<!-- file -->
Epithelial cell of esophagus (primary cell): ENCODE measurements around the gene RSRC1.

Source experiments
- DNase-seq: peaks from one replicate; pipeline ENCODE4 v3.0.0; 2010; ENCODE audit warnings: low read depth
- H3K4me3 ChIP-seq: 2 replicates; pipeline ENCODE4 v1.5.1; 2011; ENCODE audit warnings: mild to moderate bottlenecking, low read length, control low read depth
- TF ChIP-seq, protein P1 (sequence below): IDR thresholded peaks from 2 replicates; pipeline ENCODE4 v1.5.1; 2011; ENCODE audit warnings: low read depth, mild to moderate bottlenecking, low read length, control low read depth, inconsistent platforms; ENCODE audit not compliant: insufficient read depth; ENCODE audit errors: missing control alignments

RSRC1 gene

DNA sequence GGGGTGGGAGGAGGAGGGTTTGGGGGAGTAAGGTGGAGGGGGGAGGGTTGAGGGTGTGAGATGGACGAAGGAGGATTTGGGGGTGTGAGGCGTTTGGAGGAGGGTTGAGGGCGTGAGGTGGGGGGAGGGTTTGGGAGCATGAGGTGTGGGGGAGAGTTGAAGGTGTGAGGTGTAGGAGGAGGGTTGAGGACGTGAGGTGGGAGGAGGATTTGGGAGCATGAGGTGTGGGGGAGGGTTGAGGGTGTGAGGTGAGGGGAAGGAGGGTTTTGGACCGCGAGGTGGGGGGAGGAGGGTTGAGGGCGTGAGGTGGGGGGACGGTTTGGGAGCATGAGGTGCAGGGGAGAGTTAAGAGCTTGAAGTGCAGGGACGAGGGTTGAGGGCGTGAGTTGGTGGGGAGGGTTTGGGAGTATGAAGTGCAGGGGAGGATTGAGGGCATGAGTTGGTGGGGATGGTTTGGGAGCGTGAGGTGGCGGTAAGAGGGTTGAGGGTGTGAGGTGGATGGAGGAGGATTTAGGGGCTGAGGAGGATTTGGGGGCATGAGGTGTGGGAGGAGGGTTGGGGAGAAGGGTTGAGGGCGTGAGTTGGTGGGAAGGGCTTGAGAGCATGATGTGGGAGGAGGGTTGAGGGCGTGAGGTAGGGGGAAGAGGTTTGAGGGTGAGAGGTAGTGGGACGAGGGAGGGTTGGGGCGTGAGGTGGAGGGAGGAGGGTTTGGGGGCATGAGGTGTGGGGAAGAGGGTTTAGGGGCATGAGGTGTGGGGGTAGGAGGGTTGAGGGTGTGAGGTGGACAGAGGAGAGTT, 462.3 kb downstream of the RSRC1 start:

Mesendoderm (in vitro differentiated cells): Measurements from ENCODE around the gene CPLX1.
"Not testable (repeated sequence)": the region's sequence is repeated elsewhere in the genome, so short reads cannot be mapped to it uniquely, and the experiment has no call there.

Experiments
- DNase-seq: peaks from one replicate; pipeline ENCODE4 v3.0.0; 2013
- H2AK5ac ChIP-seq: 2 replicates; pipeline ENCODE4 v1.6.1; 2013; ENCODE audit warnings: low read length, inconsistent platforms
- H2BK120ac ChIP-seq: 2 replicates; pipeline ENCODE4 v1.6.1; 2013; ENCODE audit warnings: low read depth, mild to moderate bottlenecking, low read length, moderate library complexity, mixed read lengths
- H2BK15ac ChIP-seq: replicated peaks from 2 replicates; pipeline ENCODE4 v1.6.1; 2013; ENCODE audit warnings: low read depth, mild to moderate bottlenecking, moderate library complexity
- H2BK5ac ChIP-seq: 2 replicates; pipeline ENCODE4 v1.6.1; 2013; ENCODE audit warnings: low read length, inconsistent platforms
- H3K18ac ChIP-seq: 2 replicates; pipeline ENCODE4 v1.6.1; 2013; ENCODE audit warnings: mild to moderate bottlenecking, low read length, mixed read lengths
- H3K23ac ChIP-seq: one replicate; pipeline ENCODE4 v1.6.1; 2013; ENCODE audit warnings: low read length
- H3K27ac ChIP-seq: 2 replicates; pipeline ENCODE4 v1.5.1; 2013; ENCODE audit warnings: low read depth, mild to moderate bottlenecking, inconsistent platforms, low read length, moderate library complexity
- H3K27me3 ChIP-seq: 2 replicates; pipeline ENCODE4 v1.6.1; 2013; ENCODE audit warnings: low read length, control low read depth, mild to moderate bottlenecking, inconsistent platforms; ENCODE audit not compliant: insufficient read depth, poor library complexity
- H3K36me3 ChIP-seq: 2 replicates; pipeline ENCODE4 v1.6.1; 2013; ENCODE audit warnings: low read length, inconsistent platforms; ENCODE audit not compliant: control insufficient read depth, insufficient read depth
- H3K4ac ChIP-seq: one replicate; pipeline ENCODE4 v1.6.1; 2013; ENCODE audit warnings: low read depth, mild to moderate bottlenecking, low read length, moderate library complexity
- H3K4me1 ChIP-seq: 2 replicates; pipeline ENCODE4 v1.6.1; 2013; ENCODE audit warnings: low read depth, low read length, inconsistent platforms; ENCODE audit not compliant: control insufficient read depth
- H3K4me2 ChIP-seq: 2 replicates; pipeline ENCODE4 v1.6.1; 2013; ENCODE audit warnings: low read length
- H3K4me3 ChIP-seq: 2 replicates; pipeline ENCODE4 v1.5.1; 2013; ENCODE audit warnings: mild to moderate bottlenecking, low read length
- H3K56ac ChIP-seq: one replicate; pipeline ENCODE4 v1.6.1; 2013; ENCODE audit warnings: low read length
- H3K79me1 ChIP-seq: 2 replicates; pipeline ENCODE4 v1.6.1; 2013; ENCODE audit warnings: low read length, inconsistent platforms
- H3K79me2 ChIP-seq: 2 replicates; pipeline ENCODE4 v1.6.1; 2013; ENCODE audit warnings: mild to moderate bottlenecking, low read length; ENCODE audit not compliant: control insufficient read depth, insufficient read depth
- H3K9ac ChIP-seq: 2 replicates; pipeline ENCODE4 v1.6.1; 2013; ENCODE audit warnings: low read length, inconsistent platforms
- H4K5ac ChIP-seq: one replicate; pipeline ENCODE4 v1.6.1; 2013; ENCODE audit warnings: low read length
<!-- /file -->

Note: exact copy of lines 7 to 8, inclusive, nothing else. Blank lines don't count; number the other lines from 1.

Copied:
DNA sequence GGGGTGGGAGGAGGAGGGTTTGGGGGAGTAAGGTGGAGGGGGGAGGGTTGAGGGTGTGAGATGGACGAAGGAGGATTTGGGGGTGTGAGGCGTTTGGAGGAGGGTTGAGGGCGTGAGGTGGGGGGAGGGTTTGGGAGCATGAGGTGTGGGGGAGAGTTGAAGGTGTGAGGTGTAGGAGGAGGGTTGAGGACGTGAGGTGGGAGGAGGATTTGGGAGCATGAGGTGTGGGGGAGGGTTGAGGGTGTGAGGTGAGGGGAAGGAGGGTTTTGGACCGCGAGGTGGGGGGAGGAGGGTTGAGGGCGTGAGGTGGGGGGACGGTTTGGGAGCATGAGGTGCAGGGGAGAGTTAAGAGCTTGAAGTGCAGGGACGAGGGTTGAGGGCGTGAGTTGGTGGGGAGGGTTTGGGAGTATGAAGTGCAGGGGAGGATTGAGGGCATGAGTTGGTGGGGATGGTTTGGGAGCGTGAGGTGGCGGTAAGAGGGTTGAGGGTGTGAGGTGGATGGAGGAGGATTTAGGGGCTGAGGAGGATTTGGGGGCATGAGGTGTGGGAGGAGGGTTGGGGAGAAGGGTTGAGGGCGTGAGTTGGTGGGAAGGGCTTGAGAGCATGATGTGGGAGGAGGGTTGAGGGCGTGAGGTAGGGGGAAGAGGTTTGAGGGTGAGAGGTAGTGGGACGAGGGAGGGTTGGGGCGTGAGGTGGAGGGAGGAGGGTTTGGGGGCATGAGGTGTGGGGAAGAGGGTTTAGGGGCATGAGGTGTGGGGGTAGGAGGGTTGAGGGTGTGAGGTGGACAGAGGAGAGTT, 462.3 kb downstream of the RSRC1 start:

Mesendoderm (in vitro differentiated cells): Measurements from ENCODE around the gene CPLX1.